Dr. Paula Watt of the Joseph F. Sullivan Center at Clemson University launches their groundbreaking Odulair 100-Percent Solar Powered Mobile Health Clinic Odulair, LLC (www.odulair.com), leading manufacturer of mobile health clinics, launched the world's first 100-percent solar-powered generator-free mobile clinic for Clemson University. In 2013 Samsung launched Africa's first partially solar powered mobile health center; the solar panels only powered the lights, television and small appliances with the majority of equipment requiring a generator or electrical connection. The Odulair solar mobile clinic does not require, nor include, a generator as everything in the clinic is powered by the Odulair proprietary SolandaTM Mobile Solar System.

 

The Odulair Solar System consists of rooftop high efficiency photovoltaic panels and integrated 48-volt lithium ion battery pack for energy storage with constant telemetry of all batteries and connections. The mobile clinic technical design is far from existing mobile clinics which are energy inefficient. The Odulair Clinic utilizes a direct current HVAC system, similar to bullet trains, increasing energy efficiency 30-percent.

The Odulair 100-Percent Solar Powered Mobile Clinic provides three patient exam rooms, laboratory, patient intake, staff room, and bathroom on a rugged truck-based vehicle that does not require a commercial driver's license. The Clemson University Joseph F. Sullivan Center is utilizing this groundbreaking mobile clinic for outreach efforts to underserved populations across South Carolina. The clinic provides immediate care and breast and cervical cancer screenings.

Dr. Paula Watt, director of the Sullivan Center, explained, "The mobile clinic's benefit is twofold: it allows the center to effectively reach underserved communities and demonstrate the unique challenges in caring for vulnerable patients to Clemson students. We did immeasurable homework on what we wanted, this vehicle is truly a dream come true for me and our staff."

"We've all dreamed of using solar power for years," said Dr. Anita Chambers, President of Odulair. "Mobile clinics are required to operate in remote locations and solar power is a huge improvement. Eliminating the generator eliminates the noise, vibration, and unhealthy noxious fumes; while significantly reducing mobile clinic maintenance and operations costs."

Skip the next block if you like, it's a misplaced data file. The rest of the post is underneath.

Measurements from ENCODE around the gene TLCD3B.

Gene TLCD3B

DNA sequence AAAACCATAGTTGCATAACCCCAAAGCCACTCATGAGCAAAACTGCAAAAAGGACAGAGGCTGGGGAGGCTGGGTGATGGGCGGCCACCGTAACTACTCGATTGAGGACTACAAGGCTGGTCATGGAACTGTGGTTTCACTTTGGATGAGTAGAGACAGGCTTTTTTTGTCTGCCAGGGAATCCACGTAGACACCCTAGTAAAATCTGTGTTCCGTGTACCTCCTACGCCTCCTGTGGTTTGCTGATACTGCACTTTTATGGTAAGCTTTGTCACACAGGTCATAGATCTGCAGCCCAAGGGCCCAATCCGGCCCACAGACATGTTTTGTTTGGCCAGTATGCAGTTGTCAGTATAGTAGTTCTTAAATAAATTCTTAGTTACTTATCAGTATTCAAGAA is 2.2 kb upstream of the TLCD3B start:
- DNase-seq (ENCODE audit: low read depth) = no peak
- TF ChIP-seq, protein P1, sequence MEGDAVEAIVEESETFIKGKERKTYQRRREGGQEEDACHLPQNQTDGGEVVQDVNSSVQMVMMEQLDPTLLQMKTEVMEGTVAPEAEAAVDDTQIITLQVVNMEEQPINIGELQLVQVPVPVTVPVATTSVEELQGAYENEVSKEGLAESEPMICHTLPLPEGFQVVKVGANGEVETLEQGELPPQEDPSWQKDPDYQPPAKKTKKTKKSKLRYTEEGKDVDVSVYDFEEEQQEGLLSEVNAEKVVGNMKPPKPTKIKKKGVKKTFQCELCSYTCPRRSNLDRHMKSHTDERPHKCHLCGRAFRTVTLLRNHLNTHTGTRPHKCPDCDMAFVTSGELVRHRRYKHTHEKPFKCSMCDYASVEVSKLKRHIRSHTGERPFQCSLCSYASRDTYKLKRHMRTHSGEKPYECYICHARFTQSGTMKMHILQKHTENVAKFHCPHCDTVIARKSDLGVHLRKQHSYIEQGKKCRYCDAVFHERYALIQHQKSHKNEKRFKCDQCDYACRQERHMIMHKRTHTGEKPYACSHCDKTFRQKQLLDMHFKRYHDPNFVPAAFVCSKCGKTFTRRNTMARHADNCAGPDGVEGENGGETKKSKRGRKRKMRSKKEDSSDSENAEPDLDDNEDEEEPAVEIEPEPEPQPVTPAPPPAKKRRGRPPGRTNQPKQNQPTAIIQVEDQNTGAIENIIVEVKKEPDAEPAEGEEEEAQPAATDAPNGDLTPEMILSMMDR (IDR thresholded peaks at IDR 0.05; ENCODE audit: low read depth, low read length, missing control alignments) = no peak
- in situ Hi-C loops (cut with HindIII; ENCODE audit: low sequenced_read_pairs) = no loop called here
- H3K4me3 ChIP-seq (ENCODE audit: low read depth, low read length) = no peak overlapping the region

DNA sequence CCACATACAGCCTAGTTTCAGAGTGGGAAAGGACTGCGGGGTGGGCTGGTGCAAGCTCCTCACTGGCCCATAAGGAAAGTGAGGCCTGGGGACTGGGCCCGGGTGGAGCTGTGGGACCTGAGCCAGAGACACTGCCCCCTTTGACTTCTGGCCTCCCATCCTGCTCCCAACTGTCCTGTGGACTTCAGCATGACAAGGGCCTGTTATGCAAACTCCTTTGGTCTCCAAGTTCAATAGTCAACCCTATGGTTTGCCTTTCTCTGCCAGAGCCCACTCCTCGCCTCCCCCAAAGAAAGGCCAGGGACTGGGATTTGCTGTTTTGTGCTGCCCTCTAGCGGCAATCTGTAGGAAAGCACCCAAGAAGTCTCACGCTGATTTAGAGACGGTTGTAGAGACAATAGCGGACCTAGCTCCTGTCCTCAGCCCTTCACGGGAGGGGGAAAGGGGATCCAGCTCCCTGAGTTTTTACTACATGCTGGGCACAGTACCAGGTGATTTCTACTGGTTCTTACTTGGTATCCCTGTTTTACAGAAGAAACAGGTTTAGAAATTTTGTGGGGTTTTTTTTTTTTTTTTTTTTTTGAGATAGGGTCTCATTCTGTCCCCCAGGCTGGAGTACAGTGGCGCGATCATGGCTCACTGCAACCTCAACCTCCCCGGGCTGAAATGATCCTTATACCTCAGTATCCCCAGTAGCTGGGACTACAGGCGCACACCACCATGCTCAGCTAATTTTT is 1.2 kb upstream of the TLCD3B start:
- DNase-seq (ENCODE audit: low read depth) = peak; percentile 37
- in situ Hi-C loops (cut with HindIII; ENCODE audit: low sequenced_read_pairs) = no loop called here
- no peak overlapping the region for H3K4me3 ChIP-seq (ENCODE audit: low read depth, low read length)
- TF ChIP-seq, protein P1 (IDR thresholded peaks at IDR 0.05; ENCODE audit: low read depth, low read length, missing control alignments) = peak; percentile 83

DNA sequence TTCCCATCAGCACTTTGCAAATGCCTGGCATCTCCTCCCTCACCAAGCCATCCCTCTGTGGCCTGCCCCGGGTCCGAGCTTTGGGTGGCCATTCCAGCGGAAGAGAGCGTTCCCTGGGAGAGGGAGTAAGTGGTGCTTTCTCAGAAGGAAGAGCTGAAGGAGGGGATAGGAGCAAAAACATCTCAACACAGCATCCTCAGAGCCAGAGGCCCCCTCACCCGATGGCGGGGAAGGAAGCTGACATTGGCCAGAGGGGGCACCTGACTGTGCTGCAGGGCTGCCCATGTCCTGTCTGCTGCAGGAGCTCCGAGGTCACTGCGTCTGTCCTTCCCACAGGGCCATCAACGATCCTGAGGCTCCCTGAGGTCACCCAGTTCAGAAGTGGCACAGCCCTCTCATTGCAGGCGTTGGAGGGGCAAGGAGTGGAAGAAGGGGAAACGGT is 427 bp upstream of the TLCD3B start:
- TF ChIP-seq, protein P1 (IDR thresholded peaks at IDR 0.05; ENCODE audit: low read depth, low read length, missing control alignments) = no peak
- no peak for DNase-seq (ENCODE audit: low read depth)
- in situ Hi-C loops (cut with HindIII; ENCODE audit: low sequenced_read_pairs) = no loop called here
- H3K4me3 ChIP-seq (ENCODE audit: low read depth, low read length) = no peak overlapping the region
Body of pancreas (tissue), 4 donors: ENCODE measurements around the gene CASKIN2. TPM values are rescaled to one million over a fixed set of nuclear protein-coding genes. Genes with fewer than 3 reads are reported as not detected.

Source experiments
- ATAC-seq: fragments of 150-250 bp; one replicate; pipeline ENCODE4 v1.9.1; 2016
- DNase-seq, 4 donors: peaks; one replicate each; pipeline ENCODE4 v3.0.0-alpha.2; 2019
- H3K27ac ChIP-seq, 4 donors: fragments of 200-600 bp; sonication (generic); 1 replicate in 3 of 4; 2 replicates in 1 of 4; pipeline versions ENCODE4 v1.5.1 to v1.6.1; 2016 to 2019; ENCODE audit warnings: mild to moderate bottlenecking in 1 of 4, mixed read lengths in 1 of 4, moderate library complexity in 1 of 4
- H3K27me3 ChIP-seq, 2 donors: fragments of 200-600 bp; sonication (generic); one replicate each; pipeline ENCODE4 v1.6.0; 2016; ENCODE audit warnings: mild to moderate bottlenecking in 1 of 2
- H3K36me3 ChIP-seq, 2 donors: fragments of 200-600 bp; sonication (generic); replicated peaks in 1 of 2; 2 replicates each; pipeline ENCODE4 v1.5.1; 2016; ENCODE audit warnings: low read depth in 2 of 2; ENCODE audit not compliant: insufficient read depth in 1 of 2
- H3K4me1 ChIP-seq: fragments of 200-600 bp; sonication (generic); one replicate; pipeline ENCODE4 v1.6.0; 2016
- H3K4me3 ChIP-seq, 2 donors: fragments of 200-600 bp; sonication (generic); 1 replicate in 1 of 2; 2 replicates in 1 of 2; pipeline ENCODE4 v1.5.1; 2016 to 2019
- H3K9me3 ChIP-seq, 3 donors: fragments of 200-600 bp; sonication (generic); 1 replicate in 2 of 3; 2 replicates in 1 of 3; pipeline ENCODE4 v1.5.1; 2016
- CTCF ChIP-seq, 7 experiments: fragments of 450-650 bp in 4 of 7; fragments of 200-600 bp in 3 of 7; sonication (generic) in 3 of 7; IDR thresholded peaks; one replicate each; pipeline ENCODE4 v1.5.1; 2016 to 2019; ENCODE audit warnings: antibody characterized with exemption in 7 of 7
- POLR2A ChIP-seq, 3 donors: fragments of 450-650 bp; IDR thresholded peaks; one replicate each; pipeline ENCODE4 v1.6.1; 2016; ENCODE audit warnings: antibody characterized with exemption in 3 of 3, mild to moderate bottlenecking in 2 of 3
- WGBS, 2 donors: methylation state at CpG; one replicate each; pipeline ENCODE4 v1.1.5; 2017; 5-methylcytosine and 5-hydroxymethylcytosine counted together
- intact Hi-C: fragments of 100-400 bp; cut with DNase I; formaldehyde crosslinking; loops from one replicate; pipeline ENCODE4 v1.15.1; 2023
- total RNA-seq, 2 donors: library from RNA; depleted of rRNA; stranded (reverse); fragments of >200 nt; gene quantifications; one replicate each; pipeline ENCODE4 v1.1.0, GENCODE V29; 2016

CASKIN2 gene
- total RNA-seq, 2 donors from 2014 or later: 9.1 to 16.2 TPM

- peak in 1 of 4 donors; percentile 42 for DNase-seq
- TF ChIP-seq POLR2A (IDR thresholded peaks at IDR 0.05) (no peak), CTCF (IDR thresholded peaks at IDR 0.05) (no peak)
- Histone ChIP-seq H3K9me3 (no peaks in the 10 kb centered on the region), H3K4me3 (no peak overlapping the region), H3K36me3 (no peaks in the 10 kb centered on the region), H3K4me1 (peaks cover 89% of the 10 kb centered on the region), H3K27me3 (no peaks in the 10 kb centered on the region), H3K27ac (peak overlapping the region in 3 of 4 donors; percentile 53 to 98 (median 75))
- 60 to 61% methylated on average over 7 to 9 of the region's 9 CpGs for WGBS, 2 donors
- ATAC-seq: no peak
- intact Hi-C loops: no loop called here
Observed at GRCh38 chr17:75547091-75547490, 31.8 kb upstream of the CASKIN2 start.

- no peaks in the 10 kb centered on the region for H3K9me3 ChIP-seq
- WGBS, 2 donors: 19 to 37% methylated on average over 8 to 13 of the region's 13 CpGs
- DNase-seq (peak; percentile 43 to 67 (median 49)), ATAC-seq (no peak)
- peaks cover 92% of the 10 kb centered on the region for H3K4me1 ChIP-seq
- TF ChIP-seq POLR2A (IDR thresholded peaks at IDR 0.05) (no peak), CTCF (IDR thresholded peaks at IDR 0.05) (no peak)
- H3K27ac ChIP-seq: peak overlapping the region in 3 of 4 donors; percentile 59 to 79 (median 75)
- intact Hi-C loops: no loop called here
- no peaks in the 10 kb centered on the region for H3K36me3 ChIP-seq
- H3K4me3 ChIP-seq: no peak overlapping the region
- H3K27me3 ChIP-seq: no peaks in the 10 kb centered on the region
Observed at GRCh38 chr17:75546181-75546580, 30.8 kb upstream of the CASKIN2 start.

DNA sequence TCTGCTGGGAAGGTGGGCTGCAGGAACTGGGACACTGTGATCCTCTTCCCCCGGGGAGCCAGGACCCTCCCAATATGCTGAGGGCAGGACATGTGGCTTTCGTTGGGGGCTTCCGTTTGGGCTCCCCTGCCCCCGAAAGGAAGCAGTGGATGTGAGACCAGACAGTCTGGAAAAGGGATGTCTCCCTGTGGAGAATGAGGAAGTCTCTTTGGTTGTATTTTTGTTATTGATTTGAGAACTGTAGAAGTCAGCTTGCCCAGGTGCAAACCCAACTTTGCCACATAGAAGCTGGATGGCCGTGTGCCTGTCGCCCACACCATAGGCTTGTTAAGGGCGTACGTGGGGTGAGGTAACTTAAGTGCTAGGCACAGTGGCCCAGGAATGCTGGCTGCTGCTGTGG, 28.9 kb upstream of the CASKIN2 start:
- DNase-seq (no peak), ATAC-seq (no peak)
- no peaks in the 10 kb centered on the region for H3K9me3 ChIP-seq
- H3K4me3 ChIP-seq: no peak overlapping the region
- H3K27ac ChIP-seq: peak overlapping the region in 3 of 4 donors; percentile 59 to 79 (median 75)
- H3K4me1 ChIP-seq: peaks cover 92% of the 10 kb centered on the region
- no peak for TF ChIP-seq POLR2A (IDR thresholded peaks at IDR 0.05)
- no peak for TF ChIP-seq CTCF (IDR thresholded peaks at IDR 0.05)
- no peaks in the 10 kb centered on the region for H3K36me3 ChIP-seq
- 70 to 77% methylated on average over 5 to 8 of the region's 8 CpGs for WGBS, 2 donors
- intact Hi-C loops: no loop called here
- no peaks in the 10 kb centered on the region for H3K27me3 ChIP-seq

The mobile clinic was made possible by support from the State of South Carolina led by Senator Thomas Alexander. "It's critical that the state make it possible for organizations like the Sullivan Center to bring health care to folks who need it most," Alexander said. "The state should support any mission that leads to better health outcomes, and preventative and educational components provided by mobile clinics have proven time and again to do just that."

Watt said she is ready to take that mission and literally roll with it, preferably up a steep hill or down a muddy path upon which no other mobile unit can reliably tread. "Our educational mission is to see students truly embody the Clemson determined spirit due to these experiences," Watt said. "They will rise to the challenges faced by the individuals this clinic serves and lead the way to improved health care across our state and beyond."

The Odulair 100-Percent Solar-Powered Mobile Clinic is one of many "world's first products" from the United States based manufacturer of mobile clinics. Odulair continues to break barriers leading to more efficient, effective, and robust mobile clinics for the delivery of healthcare to underserved communities at home and around the world.

For more information, see http://odulair.com/solar-mobile-health-clinic-odulair-clemson.html.